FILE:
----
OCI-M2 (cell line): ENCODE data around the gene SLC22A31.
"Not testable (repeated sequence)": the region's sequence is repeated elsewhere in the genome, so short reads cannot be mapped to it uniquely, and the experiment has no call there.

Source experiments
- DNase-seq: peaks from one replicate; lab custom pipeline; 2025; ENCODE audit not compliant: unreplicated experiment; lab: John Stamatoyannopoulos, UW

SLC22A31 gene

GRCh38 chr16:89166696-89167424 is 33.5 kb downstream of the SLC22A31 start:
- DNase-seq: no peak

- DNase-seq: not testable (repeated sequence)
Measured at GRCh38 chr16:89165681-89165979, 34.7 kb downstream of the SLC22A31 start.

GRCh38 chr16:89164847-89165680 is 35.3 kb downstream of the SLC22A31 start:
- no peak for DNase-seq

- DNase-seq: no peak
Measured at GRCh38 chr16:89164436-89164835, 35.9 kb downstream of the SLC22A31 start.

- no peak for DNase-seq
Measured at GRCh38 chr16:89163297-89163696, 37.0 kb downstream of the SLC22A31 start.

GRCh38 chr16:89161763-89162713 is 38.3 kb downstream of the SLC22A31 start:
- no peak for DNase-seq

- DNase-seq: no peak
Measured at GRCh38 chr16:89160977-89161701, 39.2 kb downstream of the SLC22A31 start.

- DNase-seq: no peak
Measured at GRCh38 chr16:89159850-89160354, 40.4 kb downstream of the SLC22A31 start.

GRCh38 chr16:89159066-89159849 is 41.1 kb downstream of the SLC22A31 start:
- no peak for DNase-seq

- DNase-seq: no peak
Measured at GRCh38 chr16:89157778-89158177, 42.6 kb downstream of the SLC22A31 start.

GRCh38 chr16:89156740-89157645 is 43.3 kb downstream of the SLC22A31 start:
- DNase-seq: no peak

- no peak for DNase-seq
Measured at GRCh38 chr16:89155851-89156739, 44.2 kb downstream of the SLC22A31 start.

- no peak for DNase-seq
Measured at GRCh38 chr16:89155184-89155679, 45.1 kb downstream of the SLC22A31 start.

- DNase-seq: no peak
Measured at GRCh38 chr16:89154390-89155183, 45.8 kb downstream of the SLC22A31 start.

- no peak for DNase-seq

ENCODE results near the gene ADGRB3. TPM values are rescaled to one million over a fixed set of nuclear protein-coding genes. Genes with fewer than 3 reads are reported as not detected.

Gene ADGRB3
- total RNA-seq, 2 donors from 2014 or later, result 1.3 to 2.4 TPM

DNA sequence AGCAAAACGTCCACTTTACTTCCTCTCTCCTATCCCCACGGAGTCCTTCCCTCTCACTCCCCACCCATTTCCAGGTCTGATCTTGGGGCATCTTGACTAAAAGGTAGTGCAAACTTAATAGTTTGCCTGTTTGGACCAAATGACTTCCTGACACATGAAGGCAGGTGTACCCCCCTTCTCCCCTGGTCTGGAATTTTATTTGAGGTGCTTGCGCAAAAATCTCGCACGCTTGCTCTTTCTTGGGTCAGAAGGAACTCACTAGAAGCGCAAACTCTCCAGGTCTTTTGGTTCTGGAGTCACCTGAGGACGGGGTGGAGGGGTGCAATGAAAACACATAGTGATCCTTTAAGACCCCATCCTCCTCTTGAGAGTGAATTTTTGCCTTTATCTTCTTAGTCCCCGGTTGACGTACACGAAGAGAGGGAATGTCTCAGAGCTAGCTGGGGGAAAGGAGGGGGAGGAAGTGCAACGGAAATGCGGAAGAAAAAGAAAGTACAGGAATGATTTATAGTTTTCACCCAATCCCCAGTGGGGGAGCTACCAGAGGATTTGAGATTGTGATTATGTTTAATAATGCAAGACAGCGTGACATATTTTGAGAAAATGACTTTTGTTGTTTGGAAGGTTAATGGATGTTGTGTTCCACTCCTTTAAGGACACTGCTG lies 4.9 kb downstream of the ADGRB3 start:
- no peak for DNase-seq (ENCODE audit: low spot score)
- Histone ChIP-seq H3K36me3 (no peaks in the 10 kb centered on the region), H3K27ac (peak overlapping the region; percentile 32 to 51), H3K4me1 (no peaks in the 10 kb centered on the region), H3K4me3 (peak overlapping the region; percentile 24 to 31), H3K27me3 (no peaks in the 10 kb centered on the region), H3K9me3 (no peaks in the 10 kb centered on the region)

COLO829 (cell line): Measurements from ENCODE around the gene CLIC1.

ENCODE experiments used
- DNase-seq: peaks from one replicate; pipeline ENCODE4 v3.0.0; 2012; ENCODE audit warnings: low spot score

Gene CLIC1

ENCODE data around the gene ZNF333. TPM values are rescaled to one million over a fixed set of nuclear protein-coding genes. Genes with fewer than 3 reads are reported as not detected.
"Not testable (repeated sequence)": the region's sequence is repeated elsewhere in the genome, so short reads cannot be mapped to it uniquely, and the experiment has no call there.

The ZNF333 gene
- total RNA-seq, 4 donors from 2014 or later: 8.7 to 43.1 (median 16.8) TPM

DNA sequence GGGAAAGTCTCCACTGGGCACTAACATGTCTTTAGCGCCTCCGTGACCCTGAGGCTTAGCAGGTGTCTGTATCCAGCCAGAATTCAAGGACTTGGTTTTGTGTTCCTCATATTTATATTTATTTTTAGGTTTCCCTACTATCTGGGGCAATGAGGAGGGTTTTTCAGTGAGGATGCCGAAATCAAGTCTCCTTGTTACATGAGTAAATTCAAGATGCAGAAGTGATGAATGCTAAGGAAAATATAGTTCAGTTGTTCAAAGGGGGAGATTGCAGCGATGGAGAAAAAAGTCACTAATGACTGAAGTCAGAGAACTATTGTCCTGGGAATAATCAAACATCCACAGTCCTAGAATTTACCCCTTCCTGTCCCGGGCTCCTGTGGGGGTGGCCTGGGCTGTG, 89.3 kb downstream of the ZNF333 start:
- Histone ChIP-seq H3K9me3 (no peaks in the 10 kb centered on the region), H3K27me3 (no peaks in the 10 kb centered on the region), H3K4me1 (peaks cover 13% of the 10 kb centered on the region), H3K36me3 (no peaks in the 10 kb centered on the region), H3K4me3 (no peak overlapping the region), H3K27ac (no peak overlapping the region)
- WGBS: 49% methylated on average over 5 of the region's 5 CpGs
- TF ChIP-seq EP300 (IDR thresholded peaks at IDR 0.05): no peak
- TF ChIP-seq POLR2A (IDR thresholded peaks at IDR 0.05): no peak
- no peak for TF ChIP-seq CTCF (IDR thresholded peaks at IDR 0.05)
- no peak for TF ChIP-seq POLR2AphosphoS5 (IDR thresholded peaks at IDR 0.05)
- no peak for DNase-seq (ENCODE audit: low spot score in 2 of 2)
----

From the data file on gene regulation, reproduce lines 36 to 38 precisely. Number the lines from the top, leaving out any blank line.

Gene ADGRB3
- total RNA-seq, 2 donors from 2014 or later, result 1.3 to 2.4 TPM

DNA sequence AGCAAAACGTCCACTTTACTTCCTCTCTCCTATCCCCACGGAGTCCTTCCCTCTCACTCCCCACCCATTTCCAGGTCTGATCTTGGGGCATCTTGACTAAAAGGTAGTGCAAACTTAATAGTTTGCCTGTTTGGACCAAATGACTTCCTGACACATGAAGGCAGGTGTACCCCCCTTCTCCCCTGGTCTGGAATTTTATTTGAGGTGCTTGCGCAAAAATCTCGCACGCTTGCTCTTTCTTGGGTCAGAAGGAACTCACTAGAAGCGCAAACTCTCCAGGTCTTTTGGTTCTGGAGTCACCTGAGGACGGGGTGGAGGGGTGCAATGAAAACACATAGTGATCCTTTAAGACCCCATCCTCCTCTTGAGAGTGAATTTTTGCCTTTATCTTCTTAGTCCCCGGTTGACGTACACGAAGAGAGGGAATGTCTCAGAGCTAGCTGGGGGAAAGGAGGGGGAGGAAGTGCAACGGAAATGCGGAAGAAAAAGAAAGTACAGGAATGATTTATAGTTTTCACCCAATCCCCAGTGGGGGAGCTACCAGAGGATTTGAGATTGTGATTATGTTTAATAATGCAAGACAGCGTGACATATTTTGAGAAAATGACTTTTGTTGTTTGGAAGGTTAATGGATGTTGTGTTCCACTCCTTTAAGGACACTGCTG lies 4.9 kb downstream of the ADGRB3 start: